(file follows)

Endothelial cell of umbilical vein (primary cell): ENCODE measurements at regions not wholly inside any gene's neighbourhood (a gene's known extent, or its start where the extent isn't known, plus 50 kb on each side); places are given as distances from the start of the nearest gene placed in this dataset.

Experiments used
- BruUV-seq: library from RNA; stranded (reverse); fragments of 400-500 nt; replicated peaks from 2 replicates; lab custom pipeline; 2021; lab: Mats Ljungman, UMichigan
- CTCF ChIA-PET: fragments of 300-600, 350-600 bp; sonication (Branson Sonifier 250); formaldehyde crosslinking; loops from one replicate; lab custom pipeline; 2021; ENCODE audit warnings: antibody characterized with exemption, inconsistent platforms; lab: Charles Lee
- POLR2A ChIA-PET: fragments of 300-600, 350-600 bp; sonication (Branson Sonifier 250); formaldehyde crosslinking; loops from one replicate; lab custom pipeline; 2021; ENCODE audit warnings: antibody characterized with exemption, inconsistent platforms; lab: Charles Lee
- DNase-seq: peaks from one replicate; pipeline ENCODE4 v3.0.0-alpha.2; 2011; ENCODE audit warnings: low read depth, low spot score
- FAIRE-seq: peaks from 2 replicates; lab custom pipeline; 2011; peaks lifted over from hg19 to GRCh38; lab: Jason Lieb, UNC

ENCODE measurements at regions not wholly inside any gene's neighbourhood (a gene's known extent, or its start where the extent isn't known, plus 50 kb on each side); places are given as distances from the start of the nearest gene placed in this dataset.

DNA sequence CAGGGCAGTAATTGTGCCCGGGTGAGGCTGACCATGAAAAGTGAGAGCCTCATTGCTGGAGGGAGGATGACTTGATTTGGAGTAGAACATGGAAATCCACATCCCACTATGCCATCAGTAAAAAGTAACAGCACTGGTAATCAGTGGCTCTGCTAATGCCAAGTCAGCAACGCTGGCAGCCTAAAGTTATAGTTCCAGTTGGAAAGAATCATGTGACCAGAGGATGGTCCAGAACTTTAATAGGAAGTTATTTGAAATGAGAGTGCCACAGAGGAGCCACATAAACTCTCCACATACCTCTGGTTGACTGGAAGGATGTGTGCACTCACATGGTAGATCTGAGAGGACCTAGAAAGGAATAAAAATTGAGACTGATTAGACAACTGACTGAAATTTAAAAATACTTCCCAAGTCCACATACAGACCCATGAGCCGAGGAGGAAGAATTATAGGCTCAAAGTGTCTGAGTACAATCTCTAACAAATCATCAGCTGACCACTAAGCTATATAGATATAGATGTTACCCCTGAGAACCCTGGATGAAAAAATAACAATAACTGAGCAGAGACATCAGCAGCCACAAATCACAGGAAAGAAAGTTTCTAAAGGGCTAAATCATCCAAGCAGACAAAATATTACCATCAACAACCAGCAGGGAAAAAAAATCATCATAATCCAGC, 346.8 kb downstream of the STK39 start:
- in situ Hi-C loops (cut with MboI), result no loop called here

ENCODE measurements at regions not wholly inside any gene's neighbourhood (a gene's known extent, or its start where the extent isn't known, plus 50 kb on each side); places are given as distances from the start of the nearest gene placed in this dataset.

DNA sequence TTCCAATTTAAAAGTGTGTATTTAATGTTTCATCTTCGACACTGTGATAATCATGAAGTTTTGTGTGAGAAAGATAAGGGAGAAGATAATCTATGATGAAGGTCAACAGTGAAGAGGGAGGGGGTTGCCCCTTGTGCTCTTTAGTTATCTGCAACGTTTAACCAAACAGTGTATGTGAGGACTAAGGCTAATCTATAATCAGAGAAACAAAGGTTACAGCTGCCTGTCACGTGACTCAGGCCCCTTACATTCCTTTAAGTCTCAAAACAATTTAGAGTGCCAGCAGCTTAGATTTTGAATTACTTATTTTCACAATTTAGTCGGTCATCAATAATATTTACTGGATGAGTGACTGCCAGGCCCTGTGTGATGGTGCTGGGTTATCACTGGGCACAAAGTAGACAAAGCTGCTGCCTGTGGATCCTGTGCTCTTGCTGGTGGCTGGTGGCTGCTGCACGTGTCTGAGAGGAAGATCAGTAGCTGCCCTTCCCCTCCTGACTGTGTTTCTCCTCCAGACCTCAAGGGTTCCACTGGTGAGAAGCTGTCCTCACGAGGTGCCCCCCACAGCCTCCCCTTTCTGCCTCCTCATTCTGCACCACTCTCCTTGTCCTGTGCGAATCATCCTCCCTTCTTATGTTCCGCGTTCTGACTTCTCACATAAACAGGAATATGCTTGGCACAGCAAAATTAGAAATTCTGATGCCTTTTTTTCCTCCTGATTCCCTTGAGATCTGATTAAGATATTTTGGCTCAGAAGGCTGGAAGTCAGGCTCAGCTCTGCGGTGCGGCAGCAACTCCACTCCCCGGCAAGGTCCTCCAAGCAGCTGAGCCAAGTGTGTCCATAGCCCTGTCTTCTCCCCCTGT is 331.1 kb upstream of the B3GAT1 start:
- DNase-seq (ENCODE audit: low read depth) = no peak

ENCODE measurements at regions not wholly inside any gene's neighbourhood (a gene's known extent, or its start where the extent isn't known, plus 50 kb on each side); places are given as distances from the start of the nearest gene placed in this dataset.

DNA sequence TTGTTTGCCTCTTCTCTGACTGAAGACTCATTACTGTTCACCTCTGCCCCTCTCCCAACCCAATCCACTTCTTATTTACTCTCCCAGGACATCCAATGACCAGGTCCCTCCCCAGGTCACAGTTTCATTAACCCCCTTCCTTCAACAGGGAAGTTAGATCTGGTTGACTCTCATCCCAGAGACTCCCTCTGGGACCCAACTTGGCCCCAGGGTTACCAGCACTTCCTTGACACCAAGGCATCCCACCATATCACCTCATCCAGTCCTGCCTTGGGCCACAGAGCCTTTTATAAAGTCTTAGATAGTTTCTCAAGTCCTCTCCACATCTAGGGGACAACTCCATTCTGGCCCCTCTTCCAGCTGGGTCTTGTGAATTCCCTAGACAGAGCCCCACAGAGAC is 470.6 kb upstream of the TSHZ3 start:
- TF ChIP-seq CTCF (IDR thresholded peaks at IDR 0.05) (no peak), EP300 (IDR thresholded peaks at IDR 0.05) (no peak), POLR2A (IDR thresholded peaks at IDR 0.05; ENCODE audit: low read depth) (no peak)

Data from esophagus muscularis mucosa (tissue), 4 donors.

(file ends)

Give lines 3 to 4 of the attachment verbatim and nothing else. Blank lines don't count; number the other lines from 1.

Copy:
- BruUV-seq: library from RNA; stranded (reverse); fragments of 400-500 nt; replicated peaks from 2 replicates; lab custom pipeline; 2021; lab: Mats Ljungman, UMichigan
- CTCF ChIA-PET: fragments of 300-600, 350-600 bp; sonication (Branson Sonifier 250); formaldehyde crosslinking; loops from one replicate; lab custom pipeline; 2021; ENCODE audit warnings: antibody characterized with exemption, inconsistent platforms; lab: Charles Lee